On March 28 the BSWN conducted another round of the Black Sea Experts NucTalks, celebrating Women’s History Month. The talk focused on women’s leadership and featured four speakers, who shared challenges, achievements, and their own experiences.

The discussion that followed provided an opportunity to build on speakers’ remarks and address timely topics. BSWN was represented by Dr. Şebnem Udum, Associate Professor in the Department of International Relations at Hacettepe University, who spoke about her experience as chair of the IAEA’s International Nuclear Security Education Network (INSEN), and by Alona Samsonenko, Leading Engineer at the George Kuzmych Training Center, Institute of Nuclear Research of the National Academy of Sciences of Ukraine, who described the training center’s activities.

Two invited speakers – Rhonda Evans, Head of Programme Development at the World Institute for Nuclear Security and Anton Gabriel Culea, Nuclear Operator at CNE Cernavoda, Romania, shared insights on how organizations can support female leadership. They pointed to the importance of organizational culture, talent management, and the development of leadership pathways to encourage women to enter the nuclear sector. The NucTalk was moderated by Dr. Valeriia Gergiieva, Visiting Fellow at the IFSH at the University of Hamburg and Research Fellow at the Odesa Center for Nonproliferation.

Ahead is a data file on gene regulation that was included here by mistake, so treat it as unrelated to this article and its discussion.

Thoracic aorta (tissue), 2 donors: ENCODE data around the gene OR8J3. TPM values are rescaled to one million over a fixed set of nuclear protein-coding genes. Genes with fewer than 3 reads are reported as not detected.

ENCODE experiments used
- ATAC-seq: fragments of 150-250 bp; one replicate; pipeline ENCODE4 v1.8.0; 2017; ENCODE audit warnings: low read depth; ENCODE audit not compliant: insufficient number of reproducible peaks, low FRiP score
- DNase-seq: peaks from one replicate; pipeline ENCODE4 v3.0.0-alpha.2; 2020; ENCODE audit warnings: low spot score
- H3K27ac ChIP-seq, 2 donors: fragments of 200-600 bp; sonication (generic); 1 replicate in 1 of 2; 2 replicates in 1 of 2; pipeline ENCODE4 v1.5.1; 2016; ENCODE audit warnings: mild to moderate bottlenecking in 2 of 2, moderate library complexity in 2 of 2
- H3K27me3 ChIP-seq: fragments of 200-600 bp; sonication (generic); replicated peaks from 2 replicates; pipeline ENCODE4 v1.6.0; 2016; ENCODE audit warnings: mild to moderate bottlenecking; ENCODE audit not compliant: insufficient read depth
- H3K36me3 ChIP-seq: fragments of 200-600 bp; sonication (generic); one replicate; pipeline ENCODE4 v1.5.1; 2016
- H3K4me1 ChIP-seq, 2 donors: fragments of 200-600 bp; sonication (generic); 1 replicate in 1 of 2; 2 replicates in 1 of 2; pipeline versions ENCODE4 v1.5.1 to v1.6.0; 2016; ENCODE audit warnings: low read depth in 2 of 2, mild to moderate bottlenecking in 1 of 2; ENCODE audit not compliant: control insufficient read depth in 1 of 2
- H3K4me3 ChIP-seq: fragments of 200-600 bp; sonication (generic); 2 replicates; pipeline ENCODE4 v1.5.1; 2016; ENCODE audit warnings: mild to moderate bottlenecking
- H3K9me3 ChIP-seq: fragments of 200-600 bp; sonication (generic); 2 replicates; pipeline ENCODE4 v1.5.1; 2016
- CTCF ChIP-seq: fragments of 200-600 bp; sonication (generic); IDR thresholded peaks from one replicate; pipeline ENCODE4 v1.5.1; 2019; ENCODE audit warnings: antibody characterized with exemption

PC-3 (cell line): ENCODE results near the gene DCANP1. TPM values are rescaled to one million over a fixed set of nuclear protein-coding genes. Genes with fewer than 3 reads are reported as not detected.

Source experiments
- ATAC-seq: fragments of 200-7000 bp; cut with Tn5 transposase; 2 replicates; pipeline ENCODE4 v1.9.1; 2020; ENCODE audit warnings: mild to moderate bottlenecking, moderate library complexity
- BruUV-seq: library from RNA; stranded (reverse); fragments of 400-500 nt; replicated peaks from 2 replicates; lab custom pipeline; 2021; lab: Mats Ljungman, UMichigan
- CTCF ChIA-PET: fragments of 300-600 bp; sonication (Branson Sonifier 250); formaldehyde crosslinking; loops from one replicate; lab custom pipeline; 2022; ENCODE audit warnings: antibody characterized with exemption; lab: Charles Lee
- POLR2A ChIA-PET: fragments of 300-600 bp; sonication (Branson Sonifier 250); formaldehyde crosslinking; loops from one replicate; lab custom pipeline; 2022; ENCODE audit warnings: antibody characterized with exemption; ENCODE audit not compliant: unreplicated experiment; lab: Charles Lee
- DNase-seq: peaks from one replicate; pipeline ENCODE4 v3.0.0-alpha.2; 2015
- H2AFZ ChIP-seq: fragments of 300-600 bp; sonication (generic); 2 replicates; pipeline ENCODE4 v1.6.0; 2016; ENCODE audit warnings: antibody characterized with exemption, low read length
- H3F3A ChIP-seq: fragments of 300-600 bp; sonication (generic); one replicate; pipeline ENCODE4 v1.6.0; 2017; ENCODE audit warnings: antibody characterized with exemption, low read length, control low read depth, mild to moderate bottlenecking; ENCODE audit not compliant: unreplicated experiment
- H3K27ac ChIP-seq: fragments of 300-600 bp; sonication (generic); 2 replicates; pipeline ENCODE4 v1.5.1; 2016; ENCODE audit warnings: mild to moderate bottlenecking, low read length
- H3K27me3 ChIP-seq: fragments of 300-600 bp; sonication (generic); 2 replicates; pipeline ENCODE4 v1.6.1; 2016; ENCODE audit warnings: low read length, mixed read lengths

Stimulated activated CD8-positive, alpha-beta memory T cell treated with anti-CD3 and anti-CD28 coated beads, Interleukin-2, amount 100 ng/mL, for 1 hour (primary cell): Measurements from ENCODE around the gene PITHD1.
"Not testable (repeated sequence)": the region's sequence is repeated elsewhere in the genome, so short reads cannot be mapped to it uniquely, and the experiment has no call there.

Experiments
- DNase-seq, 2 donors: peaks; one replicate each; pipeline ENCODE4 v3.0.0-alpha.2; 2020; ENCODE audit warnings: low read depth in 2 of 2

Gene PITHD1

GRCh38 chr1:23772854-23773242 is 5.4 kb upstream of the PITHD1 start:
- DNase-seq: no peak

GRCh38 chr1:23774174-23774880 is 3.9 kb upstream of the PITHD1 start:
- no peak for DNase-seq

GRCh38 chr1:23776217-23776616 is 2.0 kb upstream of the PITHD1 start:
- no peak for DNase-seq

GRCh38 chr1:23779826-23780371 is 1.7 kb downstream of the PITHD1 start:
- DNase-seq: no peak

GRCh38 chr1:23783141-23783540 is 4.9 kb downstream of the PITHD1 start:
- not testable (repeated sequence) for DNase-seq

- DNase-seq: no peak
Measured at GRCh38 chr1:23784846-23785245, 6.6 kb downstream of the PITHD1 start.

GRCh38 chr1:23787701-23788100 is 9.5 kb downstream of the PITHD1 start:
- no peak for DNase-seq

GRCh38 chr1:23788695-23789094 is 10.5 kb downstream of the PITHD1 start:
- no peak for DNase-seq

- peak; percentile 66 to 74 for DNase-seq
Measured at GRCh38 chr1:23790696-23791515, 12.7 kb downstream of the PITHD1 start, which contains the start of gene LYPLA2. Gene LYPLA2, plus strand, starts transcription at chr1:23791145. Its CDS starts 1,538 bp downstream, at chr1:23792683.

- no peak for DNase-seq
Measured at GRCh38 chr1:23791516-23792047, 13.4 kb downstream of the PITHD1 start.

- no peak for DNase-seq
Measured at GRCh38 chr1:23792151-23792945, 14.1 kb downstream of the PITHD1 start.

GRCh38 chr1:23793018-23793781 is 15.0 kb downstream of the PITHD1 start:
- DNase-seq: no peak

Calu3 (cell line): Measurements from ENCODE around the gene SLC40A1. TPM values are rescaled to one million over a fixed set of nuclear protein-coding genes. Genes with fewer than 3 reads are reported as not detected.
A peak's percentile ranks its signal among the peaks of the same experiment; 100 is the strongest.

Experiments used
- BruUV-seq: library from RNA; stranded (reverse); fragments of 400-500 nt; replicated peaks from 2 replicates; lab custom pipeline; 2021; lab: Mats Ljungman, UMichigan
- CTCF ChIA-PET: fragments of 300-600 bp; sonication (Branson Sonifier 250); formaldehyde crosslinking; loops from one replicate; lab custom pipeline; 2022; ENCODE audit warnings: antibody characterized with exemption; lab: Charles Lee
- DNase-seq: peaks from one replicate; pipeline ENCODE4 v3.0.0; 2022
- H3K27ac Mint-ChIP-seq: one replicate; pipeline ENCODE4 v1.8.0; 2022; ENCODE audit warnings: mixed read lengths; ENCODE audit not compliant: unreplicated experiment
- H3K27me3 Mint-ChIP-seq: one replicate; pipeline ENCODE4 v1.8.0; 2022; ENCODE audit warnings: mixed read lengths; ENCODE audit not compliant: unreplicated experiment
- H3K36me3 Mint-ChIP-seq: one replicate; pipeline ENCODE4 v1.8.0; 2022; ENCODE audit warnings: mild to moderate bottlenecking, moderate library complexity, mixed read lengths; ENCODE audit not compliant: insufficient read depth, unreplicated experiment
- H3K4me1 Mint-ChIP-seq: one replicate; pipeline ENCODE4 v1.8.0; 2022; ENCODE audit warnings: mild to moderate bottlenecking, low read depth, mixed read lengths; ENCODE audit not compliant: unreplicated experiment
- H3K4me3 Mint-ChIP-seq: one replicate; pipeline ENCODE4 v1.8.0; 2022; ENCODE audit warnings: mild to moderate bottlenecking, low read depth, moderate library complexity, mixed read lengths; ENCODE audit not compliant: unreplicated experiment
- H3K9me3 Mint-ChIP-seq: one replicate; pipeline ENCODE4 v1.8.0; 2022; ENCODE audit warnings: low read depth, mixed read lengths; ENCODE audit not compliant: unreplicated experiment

During the discussion, participants emphasized the need for continued discussions of equal rights and gender balance within the nuclear community, considering that few women in nuclear fields reach executive levels. Women only make up about 20-25% of the nuclear workforce, and are underrepresented in both nuclear security and the nuclear field in general. Therefore, organizations should prioritize understanding and tackling barriers women can face to joining and thriving in the field. One key instrument is to raise awareness of possibilities for professional development for women in nuclear fields. This would contribute to resolving one critical problem – that women are not aware of the fact that they, too, are welcome in the nuclear industry as the field cannot exclude half of its workforce.